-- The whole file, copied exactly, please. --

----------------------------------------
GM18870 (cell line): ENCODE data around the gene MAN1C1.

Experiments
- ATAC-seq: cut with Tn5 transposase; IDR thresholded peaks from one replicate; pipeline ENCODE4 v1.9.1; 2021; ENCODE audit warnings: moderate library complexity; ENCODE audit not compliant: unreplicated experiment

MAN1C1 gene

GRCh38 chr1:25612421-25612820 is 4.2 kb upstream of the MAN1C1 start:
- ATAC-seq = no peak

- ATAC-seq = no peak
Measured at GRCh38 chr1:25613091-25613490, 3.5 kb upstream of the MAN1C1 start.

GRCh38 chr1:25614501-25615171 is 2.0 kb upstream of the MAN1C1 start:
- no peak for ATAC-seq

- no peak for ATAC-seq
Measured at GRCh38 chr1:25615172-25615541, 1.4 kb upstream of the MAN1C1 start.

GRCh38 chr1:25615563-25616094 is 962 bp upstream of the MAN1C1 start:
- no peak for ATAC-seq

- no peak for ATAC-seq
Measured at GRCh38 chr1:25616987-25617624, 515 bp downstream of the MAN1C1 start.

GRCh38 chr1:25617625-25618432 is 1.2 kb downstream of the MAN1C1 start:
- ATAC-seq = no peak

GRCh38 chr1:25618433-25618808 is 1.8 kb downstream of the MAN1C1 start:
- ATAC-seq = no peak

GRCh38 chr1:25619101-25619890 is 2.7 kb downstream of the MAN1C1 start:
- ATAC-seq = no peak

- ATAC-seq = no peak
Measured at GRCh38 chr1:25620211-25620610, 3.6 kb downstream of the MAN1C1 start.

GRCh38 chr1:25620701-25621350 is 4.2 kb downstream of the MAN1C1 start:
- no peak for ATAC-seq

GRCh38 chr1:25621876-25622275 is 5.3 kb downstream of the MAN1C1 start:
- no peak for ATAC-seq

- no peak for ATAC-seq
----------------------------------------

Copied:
GM18870 (cell line): ENCODE data around the gene MAN1C1.

Experiments
- ATAC-seq: cut with Tn5 transposase; IDR thresholded peaks from one replicate; pipeline ENCODE4 v1.9.1; 2021; ENCODE audit warnings: moderate library complexity; ENCODE audit not compliant: unreplicated experiment

MAN1C1 gene

GRCh38 chr1:25612421-25612820 is 4.2 kb upstream of the MAN1C1 start:
- ATAC-seq = no peak

- ATAC-seq = no peak
Measured at GRCh38 chr1:25613091-25613490, 3.5 kb upstream of the MAN1C1 start.

GRCh38 chr1:25614501-25615171 is 2.0 kb upstream of the MAN1C1 start:
- no peak for ATAC-seq

- no peak for ATAC-seq
Measured at GRCh38 chr1:25615172-25615541, 1.4 kb upstream of the MAN1C1 start.

GRCh38 chr1:25615563-25616094 is 962 bp upstream of the MAN1C1 start:
- no peak for ATAC-seq

- no peak for ATAC-seq
Measured at GRCh38 chr1:25616987-25617624, 515 bp downstream of the MAN1C1 start.

GRCh38 chr1:25617625-25618432 is 1.2 kb downstream of the MAN1C1 start:
- ATAC-seq = no peak

GRCh38 chr1:25618433-25618808 is 1.8 kb downstream of the MAN1C1 start:
- ATAC-seq = no peak

GRCh38 chr1:25619101-25619890 is 2.7 kb downstream of the MAN1C1 start:
- ATAC-seq = no peak

- ATAC-seq = no peak
Measured at GRCh38 chr1:25620211-25620610, 3.6 kb downstream of the MAN1C1 start.

GRCh38 chr1:25620701-25621350 is 4.2 kb downstream of the MAN1C1 start:
- no peak for ATAC-seq

GRCh38 chr1:25621876-25622275 is 5.3 kb downstream of the MAN1C1 start:
- no peak for ATAC-seq

- no peak for ATAC-seq